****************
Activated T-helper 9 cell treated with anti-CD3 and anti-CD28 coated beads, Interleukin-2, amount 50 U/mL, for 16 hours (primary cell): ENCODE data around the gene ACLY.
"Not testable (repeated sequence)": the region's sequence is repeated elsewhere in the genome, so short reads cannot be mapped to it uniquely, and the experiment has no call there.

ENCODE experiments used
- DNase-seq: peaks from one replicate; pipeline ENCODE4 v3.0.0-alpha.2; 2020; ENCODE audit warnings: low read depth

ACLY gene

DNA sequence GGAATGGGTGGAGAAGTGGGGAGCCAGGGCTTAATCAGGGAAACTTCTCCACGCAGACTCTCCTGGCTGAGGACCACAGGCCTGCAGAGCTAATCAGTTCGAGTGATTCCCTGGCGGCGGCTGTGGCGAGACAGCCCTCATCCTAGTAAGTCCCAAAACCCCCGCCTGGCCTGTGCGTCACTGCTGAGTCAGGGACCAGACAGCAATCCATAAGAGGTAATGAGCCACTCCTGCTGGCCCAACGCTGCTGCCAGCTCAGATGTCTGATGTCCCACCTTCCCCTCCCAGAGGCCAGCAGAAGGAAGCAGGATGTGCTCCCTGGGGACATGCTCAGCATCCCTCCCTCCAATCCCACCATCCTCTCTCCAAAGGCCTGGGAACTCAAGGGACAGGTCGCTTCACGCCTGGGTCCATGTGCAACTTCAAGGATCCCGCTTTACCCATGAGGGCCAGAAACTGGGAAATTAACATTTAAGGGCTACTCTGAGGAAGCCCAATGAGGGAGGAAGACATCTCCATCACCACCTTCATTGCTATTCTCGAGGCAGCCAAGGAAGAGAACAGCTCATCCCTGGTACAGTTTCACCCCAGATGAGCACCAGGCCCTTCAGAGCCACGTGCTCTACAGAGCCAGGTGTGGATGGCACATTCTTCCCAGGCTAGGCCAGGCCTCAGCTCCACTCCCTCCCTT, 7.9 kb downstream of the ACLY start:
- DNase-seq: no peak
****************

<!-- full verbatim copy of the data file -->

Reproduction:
Activated T-helper 9 cell treated with anti-CD3 and anti-CD28 coated beads, Interleukin-2, amount 50 U/mL, for 16 hours (primary cell): ENCODE data around the gene ACLY.
"Not testable (repeated sequence)": the region's sequence is repeated elsewhere in the genome, so short reads cannot be mapped to it uniquely, and the experiment has no call there.

ENCODE experiments used
- DNase-seq: peaks from one replicate; pipeline ENCODE4 v3.0.0-alpha.2; 2020; ENCODE audit warnings: low read depth

ACLY gene

DNA sequence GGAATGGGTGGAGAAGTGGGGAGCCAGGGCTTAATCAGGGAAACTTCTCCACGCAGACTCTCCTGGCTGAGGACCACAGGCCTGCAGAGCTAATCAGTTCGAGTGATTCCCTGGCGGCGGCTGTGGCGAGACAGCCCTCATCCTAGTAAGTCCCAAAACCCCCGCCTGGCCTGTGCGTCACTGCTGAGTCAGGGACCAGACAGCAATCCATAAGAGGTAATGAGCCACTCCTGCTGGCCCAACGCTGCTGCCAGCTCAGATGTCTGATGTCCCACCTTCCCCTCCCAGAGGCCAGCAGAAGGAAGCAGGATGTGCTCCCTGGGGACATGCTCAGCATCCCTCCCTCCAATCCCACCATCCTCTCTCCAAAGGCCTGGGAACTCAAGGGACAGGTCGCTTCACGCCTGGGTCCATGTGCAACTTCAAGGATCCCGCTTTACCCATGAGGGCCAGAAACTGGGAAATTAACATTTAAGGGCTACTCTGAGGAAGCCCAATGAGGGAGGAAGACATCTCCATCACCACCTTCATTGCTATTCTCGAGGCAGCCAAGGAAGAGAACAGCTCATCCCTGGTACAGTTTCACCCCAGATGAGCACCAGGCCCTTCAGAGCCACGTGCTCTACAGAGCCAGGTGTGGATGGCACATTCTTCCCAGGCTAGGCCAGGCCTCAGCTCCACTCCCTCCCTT, 7.9 kb downstream of the ACLY start:
- DNase-seq: no peak